Communication is still a 21st century hurtle. The addition of social media, the internet and email have made communication easier, but it does not guarantee everyone will be reached. Take for example Facebook as that was a heavy medium for residents to advocate for a rain date for Halloween. In fact, many used Facebook erroneously to substantiate their claims that a majority of a community wanted a change based on polls or the response on Facebook. 54% of Americans are on Facebook of that not all users are on the site all the time, but for ease of this argument, let’s say they all were for the trick or treating debate for a rain date. A poll is completed, and 65% of the poll are in favor of a rain date that only equates to 35% of the potential population not necessarily a true reflection of the majority’s opinion as not everyone participated. Some suggested an email blast for feedback, and many towns and communities do not have the resources to handle managing that. Website voting was also another avenue suggested to get residents opinions on changing the date, again also plagued with the how many people are aware of the voting and access or ability to complete the online voting. Short term changes to an event steeped in traditional expectations is riddled with problems. It is no wonder so many communities and towns struggled to do “ the right thing.” I guarantee for next year, many of these communities and towns will have a plan in place for weather issues concerning Halloween trick or treating. The positive to this is that it will give all of the residents of those communities an opportunity to participate in the decision making process and have their views heard. As for this year, it appears that most communities and towns ignored the community demands and based their decisions solely on the severity of the weather forecast, which from a logical perspective was the only way to make a fair and unbiased decision not weighted by some of the outrageous antics of some in the public.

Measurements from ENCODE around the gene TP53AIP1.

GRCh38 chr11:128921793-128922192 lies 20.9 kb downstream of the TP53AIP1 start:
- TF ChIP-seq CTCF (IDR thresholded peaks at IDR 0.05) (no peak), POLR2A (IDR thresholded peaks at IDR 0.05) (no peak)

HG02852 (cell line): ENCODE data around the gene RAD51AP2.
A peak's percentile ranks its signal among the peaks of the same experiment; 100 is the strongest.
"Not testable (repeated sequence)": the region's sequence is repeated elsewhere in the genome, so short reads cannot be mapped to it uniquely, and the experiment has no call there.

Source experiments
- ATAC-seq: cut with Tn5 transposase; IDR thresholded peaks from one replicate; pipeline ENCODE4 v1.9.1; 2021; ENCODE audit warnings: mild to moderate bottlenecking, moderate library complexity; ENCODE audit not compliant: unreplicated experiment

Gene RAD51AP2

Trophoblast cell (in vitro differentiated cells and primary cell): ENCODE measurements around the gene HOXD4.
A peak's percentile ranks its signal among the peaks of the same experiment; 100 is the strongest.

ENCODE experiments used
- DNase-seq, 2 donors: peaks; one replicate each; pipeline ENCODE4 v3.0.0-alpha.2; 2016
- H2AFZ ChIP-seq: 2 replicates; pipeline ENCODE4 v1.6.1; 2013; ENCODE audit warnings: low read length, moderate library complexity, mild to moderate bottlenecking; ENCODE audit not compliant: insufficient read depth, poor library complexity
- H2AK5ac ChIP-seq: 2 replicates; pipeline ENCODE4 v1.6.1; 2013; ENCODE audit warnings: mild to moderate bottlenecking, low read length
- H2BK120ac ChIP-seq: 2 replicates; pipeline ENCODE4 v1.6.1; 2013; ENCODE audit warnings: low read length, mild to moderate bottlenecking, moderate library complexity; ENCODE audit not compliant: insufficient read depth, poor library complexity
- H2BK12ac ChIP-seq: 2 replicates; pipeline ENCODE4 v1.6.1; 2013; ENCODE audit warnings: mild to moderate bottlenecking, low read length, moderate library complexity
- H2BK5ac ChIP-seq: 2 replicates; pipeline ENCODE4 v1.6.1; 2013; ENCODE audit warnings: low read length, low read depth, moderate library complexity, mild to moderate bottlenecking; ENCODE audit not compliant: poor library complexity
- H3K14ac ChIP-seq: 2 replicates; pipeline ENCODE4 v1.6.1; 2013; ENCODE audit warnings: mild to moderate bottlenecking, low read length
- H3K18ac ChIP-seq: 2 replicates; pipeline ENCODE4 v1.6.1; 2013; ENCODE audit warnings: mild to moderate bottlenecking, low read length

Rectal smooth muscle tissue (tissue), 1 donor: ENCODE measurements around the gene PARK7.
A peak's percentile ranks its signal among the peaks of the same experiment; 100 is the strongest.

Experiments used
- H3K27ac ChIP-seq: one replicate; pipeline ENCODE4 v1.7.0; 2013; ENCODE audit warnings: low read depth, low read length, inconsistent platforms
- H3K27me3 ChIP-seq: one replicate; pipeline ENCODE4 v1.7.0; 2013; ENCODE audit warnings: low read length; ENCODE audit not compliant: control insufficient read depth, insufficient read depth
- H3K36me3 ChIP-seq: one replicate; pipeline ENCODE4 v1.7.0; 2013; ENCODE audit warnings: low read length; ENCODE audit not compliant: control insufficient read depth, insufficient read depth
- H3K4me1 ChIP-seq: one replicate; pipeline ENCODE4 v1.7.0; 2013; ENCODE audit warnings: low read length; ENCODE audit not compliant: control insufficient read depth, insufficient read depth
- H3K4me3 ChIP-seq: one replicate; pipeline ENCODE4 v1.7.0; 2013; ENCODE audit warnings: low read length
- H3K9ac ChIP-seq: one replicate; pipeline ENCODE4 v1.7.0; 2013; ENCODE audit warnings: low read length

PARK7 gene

This Halloween trick or treating rain date posts on social media for those located on the East Coast would make an excellent trailer for a horror movie. A lesson hard learned is that messing with a tradition is a hotly debated topic with fervent supporters of both sides. The advocates for not granting a rain date for Halloween pointed out that historically many have found something else to do and that’s part of the charm and beauty of Halloween – the predictability that no matter what it’s Halloween. Those demanding a rain date pointed out the possible severity of the weather and their concern for everyone’s safety. Regardless, it was a Halloween for the history books as the tradition has now forever been changed, and already the new breed of Halloween enthusiasts has evolved. Coming soon to a town near you “Halloween designated as a weekend event.” Good luck folks!